Congratulations, you’ve just been promoted to team manager.
Transitioning from an individual contributor or rank and file employee to a new manager allows you to recommend changes in your organization. This new role will also enable you to set a vision for your team and empower others to exercise their strengths.
Although this higher role may be rewarding and exciting, it can be overwhelming. After all, there’s a lot to accomplish. Also, you’ll be handling people and making sure that they get the job done right.
Where do you even begin? Here are some suggestions to help you avoid the common mistakes many first-time managers face:
1. Get Smart
First things first: you need to learn everything you can about the manager role. This is instrumental to your success in this position. Seek out the management classes, resources, and tools that your company offers. If your company is offering leadership and group facilitation training programs, don’t hesitate to enroll.
Some organizations offer formal supervisor training-and almost all companies have HR policies and manuals. Read, digest, and keep these documents on your bookshelf.
Apart from increasing your knowledge, do some digging and find out more about the people you will be managing. If possible, review the past performance reviews, resumes, and personnel files of your direct reports.
2. Look for a Mentor
Sometimes, managers face a situation or a problem that isn’t outlined in the manual. What do you think about the overachiever in your team who you’d love to promote but couldn’t do due to budget cuts? How do you manage team members who are not hitting their goals?
When you face these challenging issues, don’t fret. Someone else has probably faced these situations. One of the most important things you need to do is to find a mentor. This person has to be someone with whom you can confidentially and comfortably discuss problems as they arise.
If this mentor happens to be your boss, then that’s great. If not, don’t give up. Find someone else in the organization who can serve as a mentor.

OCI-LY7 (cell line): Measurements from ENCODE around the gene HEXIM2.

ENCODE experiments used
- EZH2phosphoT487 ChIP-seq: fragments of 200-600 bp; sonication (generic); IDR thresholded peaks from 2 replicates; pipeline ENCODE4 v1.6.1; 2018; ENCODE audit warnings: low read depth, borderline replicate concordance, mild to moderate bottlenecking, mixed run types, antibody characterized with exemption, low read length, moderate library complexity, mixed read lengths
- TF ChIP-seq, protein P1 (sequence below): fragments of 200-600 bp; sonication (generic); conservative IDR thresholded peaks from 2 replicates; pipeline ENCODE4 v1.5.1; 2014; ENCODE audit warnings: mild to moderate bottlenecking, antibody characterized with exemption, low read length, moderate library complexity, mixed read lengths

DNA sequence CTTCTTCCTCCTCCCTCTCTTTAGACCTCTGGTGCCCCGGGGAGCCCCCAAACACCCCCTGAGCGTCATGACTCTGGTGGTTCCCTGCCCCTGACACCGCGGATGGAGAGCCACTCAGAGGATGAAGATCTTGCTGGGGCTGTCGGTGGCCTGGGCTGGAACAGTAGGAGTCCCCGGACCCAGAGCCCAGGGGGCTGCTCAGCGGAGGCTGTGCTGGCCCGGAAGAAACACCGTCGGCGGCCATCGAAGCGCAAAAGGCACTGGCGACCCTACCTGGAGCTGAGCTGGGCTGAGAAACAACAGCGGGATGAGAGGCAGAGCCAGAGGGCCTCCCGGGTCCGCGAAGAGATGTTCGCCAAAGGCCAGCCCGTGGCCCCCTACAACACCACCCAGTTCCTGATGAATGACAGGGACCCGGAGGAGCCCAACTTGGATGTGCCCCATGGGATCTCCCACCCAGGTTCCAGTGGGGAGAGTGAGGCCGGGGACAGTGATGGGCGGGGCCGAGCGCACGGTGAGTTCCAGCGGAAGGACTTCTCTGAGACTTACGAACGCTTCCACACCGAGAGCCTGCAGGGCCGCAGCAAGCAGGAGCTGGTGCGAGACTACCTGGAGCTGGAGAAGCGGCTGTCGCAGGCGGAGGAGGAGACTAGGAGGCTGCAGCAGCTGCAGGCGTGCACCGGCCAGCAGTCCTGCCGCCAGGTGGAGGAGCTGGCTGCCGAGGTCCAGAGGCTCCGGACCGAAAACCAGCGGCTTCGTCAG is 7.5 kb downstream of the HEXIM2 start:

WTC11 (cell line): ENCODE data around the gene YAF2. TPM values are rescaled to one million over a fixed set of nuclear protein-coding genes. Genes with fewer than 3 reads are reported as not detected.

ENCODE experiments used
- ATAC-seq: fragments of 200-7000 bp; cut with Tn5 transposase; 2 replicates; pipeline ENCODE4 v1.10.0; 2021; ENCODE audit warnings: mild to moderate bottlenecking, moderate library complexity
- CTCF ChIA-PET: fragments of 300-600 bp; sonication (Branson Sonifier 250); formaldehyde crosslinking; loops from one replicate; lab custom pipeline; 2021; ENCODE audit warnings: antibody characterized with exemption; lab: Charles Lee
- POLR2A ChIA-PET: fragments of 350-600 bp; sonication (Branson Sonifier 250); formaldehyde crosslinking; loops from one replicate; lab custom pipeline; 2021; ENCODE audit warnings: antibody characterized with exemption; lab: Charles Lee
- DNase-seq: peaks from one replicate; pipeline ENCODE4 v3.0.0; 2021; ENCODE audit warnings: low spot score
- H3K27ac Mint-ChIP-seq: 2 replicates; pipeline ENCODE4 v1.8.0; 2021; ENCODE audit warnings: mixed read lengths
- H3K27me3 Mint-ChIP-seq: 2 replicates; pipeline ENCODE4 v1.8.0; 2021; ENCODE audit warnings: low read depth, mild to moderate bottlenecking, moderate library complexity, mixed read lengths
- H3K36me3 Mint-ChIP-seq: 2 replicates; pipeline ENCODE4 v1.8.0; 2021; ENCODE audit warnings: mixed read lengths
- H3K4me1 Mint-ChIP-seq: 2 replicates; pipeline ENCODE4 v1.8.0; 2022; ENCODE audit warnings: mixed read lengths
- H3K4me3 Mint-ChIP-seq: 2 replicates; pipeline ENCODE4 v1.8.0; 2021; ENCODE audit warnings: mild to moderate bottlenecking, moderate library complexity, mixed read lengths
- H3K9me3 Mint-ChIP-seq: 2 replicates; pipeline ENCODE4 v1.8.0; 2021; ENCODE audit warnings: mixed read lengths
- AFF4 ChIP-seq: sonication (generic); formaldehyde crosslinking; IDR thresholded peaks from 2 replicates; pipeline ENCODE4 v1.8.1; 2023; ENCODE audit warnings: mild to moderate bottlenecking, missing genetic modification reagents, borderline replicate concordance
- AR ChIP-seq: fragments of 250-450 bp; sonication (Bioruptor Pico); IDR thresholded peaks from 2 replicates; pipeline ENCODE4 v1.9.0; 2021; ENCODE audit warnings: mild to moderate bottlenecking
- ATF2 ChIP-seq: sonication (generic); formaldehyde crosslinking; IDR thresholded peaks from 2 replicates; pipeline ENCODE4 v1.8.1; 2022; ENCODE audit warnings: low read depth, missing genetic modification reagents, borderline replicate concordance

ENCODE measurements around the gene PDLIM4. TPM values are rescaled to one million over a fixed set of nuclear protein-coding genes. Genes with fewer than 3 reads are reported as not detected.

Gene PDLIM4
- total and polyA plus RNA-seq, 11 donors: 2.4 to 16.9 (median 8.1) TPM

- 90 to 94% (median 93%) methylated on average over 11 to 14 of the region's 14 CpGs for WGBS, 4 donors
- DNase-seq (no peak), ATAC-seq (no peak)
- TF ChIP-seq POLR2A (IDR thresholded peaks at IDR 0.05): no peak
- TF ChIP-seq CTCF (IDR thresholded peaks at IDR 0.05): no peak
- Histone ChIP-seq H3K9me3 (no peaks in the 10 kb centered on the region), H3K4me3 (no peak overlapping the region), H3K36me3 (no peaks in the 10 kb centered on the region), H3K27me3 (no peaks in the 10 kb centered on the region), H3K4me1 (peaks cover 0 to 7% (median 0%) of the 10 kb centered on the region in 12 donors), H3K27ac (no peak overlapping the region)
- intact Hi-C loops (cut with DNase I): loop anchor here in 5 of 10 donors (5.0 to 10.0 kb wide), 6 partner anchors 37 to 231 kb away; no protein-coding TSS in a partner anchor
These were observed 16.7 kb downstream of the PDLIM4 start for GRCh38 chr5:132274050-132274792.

3. Learn How to Delegate Tasks
You’re no longer a regular employee who’s checking tasks off a to-do list. You’re a coach and a leader who needs to help other people succeed. This role requires delegating responsibilities.
Don’t fall into the habit of “I’ll get that done myself,” especially when faced with a task that you’ve done multiple times. You need to fight the urge to tackle tasks on your own. You need to teach your direct reports to solve a particular problem effectively.
When you delegate, you show your employees that you value their input and trust them to get the job done. As a manager, you need to give employees professional development opportunities and the chance to acquire new skills on the job. Remember that when your team fails or stumbles, so do you.
4. Build Trust with Your Team
When direct reports trust their managers, they exert extra effort at work and are more satisfied in their roles. You, therefore, need to prioritize building trust.
Start by arranging one-on-one meetings with your direct reports. During these consultations, find out what their goals are and provide career development tips. If they are interested in learning a particular skill, check if there’s a training program or a project you can recommend. When you invest in their future, they will likely feel more invested in the organization.
Transparency also helps boost trust. When you’re making a team decision, speak openly about the results and implications of those decisions (whether negative or positive) with your direct reports. Share vital information, along with what you are working on, and encourage other team members to do the same.
5. Ask for Feedback
Even if you’re at the top, you still need to make an effort to evaluate your weaknesses and strengths to help yourself grow over time.
Don’t hesitate to ask for constructive feedback from your direct reports. By doing this, you can identify areas for improvement. This will also help you set goals for yourself and show your workers that you appreciate and value their input.
6. Be a Role Model
The days of showing up late to meetings and complaining about your boss over cocktails are long gone. As a manager, you’re expected to be a role model by your direct reports and other people in the organization.
This means that you need to always be on your A game. This entails keeping your opinions about other people to yourself, sticking to your word, meeting task deadlines, and giving everything you’ve got to represent your team and organization.
Being a manager won’t be easy. When you’re just starting, follow these tips, do your research, focus on doing your best, and you will be off to a fantastic start.
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